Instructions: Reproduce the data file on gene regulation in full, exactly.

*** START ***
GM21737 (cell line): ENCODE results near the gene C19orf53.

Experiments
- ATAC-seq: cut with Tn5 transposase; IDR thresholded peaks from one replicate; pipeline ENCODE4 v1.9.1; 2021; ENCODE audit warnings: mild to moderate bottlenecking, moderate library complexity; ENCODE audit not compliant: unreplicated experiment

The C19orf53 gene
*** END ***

GM21737 (cell line): ENCODE results near the gene C19orf53.

Experiments
- ATAC-seq: cut with Tn5 transposase; IDR thresholded peaks from one replicate; pipeline ENCODE4 v1.9.1; 2021; ENCODE audit warnings: mild to moderate bottlenecking, moderate library complexity; ENCODE audit not compliant: unreplicated experiment

The C19orf53 gene